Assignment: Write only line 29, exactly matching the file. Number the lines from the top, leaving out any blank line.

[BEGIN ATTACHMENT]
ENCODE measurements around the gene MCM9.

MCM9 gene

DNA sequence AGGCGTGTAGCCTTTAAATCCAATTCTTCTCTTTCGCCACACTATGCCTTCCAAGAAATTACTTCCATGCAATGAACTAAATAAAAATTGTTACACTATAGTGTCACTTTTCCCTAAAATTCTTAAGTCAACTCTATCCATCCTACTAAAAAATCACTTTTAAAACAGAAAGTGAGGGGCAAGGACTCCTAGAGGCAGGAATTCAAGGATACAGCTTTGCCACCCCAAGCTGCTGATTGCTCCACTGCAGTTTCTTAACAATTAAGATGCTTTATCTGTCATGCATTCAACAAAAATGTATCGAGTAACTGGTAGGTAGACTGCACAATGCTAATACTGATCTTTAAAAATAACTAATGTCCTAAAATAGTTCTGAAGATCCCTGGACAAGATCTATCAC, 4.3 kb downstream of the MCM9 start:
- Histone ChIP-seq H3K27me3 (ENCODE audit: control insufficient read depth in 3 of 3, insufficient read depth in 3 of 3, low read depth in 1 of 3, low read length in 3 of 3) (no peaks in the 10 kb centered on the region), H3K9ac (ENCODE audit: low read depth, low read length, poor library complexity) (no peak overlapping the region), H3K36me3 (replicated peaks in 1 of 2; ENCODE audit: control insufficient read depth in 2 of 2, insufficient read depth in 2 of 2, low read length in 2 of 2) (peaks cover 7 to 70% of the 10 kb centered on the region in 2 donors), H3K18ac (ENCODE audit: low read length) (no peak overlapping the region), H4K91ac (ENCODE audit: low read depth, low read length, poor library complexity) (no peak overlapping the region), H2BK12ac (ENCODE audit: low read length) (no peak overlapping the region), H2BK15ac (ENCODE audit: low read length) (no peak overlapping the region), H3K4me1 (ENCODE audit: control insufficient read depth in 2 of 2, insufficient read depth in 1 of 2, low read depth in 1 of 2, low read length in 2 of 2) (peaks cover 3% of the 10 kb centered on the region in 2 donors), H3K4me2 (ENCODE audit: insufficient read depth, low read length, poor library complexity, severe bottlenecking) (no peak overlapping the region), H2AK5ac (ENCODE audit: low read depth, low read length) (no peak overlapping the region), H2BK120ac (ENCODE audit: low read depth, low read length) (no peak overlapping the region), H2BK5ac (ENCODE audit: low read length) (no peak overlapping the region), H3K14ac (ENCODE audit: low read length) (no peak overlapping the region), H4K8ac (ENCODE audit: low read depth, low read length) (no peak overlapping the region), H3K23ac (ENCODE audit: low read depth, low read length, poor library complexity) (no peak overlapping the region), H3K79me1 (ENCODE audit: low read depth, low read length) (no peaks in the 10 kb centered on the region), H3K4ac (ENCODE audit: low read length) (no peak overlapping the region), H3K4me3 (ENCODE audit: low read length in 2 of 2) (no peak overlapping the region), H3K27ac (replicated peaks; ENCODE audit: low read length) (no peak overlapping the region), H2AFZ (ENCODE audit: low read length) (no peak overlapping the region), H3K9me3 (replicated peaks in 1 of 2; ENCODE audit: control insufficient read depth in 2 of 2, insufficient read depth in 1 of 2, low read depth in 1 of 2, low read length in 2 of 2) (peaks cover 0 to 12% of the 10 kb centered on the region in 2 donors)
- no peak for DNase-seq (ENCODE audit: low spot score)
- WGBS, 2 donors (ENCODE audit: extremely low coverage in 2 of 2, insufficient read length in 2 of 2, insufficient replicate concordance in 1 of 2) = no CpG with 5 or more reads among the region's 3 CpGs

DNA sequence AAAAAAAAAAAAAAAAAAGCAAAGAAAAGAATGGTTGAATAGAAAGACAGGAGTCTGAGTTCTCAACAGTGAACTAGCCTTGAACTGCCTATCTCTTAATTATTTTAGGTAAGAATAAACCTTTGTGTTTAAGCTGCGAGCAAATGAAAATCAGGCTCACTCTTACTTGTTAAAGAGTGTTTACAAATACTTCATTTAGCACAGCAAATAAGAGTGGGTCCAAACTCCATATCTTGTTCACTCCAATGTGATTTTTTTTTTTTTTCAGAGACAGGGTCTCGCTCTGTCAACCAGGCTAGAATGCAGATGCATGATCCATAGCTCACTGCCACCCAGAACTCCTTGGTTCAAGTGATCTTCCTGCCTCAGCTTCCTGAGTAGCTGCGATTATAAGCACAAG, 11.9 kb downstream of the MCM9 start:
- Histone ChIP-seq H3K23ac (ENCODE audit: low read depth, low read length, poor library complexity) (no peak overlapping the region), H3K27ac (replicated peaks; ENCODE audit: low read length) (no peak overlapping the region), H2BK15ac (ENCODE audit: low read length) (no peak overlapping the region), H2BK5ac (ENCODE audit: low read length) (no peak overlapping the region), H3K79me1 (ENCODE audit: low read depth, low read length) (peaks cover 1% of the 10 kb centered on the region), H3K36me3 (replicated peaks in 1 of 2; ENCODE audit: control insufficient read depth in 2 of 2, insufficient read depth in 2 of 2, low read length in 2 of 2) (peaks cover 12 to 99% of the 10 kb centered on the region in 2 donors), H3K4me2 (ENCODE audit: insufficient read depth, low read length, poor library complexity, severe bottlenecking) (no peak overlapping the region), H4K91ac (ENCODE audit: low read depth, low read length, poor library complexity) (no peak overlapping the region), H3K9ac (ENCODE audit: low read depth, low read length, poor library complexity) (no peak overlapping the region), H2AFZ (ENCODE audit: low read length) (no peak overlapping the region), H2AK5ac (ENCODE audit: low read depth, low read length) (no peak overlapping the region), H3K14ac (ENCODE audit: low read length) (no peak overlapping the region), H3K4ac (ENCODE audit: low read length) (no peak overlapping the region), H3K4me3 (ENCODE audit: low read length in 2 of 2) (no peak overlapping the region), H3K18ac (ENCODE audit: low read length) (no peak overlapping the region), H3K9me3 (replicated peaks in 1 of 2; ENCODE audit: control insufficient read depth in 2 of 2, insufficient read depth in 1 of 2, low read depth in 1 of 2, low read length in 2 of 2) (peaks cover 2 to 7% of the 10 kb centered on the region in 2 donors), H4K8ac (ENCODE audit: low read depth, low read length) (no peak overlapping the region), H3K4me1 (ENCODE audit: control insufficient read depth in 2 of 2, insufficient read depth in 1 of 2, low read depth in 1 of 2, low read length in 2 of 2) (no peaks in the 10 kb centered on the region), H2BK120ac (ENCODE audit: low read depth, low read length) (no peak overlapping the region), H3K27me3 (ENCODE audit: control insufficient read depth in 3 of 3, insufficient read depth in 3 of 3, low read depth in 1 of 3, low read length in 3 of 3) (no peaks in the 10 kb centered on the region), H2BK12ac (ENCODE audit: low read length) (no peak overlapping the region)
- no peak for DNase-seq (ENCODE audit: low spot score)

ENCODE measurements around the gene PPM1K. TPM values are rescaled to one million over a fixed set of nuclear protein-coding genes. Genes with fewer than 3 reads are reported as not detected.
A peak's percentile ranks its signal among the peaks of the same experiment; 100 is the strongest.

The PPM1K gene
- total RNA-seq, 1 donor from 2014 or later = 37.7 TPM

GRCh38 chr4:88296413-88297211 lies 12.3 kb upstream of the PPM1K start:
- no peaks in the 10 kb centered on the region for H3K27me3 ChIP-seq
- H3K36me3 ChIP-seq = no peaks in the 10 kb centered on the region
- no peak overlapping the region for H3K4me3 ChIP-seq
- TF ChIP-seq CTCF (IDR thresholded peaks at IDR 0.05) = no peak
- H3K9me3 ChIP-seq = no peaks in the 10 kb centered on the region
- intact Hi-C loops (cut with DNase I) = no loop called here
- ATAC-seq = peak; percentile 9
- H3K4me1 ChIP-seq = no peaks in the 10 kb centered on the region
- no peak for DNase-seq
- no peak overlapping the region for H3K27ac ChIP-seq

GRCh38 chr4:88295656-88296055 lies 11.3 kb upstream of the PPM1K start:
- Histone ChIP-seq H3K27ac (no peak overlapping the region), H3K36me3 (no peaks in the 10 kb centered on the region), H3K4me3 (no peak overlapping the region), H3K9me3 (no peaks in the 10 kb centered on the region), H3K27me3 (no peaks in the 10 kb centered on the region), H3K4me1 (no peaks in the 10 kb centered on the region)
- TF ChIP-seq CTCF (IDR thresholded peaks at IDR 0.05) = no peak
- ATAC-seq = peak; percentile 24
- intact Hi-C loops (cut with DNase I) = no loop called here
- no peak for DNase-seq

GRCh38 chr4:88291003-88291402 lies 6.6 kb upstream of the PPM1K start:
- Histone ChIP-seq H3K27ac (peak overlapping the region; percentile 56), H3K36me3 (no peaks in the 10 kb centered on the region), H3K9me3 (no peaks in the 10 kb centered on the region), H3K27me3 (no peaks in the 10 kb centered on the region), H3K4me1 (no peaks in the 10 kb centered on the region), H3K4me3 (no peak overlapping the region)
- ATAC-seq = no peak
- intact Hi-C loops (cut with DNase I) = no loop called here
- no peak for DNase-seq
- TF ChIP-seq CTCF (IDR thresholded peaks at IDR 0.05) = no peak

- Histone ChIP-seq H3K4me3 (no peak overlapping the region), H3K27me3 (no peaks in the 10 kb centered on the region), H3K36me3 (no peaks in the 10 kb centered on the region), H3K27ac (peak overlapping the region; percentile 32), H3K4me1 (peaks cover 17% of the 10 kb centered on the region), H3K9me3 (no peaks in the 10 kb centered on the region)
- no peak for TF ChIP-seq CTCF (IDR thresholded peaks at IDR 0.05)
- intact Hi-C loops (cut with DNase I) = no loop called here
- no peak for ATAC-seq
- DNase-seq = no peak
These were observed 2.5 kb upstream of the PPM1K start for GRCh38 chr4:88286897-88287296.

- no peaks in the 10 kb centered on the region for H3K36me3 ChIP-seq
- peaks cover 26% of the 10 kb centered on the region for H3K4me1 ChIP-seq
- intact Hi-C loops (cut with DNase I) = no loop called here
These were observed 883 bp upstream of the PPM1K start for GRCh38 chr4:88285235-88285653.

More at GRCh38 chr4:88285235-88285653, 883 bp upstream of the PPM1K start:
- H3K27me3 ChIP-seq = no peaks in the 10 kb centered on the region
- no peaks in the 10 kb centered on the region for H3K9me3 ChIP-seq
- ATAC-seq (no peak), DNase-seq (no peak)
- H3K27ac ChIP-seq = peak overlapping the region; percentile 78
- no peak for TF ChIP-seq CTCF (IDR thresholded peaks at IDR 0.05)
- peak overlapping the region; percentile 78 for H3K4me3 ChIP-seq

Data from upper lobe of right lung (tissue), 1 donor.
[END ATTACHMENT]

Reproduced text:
- intact Hi-C loops (cut with DNase I) = no loop called here